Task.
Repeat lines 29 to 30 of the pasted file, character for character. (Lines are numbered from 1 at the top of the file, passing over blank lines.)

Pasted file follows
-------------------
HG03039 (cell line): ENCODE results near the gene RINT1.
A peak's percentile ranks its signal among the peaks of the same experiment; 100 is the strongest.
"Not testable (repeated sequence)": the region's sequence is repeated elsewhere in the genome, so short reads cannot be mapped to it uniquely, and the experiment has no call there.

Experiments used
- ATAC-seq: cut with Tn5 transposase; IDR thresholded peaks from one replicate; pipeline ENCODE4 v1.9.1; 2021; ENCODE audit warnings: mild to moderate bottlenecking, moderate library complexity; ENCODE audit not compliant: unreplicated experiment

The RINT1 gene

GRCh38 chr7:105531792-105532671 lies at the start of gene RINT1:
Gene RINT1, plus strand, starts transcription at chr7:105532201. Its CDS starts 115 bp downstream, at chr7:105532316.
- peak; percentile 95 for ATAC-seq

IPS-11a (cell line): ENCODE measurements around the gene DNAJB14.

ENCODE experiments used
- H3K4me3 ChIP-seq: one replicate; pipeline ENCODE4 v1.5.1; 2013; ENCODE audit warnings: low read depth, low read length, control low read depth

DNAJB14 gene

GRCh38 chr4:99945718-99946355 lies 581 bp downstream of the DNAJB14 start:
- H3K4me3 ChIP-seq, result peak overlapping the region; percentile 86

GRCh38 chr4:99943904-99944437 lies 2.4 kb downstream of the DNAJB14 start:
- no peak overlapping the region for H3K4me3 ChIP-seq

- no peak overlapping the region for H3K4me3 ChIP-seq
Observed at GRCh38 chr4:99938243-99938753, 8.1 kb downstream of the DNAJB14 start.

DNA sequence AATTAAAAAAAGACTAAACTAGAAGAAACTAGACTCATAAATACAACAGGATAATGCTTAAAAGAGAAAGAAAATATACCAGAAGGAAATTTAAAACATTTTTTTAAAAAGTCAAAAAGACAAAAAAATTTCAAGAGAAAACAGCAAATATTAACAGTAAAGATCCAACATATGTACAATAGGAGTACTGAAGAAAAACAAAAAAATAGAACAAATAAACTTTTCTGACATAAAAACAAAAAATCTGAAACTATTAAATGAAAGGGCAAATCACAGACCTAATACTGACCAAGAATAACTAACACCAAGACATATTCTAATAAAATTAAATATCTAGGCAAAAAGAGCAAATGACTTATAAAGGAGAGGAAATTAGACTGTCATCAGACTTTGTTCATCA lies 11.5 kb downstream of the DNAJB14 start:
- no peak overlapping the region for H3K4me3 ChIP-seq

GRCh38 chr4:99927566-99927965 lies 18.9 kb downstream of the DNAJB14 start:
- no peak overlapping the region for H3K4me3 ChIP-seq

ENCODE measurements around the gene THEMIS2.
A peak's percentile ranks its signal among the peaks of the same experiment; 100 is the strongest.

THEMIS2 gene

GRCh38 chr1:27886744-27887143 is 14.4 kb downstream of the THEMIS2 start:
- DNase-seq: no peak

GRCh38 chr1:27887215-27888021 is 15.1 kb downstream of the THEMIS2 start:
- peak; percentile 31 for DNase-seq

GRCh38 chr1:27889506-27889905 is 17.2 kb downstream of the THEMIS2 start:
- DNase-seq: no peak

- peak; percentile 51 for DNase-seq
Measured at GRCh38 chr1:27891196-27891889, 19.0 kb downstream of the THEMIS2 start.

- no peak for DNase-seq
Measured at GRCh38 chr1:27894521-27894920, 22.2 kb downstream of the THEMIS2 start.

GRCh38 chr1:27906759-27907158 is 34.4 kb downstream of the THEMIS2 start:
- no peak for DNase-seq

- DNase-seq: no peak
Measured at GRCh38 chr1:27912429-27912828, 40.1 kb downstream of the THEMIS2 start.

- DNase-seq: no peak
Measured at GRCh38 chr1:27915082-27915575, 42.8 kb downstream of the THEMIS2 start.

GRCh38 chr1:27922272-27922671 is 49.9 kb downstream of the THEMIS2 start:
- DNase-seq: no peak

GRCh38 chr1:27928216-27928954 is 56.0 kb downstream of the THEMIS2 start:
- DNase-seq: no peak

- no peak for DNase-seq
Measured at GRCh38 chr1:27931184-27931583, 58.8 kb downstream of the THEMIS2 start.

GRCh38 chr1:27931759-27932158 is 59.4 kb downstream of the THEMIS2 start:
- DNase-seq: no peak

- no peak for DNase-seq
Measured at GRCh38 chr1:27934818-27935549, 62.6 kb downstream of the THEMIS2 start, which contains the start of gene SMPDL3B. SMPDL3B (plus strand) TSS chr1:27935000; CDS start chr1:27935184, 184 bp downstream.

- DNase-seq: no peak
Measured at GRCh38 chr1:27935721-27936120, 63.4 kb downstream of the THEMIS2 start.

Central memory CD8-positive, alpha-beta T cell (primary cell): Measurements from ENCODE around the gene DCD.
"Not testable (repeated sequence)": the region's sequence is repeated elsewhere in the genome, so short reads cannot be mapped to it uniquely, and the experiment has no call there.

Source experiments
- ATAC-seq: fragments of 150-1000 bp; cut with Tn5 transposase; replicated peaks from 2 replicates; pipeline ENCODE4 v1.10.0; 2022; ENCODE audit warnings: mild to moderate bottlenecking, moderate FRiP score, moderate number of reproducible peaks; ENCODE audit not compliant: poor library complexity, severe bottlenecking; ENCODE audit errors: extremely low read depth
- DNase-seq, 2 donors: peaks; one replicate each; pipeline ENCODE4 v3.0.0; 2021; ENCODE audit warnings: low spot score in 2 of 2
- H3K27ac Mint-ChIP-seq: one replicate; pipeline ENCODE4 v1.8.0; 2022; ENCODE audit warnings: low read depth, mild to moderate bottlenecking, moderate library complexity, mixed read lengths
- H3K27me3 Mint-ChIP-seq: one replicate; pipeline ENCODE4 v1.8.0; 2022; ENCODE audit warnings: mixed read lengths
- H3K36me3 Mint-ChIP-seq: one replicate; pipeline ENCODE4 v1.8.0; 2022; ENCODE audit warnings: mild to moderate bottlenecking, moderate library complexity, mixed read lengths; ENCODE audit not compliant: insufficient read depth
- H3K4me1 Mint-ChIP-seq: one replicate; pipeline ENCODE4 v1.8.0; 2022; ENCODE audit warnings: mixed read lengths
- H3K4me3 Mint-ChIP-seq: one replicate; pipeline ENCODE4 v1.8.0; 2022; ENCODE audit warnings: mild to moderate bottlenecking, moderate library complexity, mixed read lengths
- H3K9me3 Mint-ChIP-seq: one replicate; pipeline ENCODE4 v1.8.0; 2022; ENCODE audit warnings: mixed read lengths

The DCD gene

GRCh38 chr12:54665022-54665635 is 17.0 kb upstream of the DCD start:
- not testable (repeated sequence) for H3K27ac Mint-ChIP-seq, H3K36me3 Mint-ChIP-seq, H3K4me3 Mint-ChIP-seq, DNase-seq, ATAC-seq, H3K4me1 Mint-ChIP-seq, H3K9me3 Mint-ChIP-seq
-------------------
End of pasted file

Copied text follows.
GRCh38 chr1:27887215-27888021 is 15.1 kb downstream of the THEMIS2 start:
- peak; percentile 31 for DNase-seq